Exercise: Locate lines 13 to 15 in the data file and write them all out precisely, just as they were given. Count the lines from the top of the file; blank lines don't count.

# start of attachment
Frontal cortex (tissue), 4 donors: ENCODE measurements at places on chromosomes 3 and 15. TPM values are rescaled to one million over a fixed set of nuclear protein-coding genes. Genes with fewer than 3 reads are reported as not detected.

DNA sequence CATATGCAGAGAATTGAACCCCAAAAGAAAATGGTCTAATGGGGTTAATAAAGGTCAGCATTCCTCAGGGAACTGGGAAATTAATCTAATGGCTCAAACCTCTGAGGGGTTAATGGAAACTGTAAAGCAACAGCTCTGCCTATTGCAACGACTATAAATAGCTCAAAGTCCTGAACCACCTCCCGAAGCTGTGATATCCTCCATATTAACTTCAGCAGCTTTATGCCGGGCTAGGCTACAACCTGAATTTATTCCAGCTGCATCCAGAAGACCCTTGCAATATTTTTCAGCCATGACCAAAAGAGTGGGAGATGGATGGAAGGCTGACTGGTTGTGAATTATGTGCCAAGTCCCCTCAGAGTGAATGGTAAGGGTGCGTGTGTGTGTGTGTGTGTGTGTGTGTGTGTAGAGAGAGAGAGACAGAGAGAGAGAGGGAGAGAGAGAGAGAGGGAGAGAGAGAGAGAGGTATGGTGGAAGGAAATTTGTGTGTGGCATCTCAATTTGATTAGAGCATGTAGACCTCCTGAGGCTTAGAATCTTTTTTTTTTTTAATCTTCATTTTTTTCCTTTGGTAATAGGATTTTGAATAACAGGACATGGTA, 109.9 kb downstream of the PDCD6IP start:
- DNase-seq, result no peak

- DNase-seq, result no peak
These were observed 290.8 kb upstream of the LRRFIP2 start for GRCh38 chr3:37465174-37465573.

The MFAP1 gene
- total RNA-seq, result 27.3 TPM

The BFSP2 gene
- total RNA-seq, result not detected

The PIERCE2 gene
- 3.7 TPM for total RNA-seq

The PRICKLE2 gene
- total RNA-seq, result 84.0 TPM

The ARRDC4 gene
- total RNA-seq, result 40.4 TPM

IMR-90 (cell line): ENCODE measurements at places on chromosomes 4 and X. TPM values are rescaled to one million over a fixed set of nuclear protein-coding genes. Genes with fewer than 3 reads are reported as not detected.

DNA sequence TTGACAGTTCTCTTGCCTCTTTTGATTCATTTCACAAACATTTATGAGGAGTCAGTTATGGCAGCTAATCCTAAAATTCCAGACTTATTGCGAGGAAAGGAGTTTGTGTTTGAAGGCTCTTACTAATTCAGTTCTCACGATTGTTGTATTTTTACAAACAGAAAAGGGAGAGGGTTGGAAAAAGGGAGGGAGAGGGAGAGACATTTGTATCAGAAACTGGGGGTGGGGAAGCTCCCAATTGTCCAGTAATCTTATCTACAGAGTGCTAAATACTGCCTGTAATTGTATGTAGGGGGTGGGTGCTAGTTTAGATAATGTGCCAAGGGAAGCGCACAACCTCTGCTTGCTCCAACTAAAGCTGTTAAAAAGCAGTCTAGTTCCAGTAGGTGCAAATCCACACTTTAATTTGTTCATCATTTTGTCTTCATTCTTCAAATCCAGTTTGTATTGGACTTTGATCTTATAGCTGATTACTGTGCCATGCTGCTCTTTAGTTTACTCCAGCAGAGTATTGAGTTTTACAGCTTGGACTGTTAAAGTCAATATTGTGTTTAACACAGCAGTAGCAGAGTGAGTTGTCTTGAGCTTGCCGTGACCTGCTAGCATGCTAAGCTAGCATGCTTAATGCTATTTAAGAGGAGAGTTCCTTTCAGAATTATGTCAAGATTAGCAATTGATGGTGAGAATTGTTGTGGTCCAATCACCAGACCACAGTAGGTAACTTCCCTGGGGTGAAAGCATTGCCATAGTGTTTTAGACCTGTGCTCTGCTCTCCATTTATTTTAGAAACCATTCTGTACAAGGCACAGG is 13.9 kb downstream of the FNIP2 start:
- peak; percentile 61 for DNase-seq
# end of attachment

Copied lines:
- total RNA-seq, result 84.0 TPM

The ARRDC4 gene
- total RNA-seq, result 40.4 TPM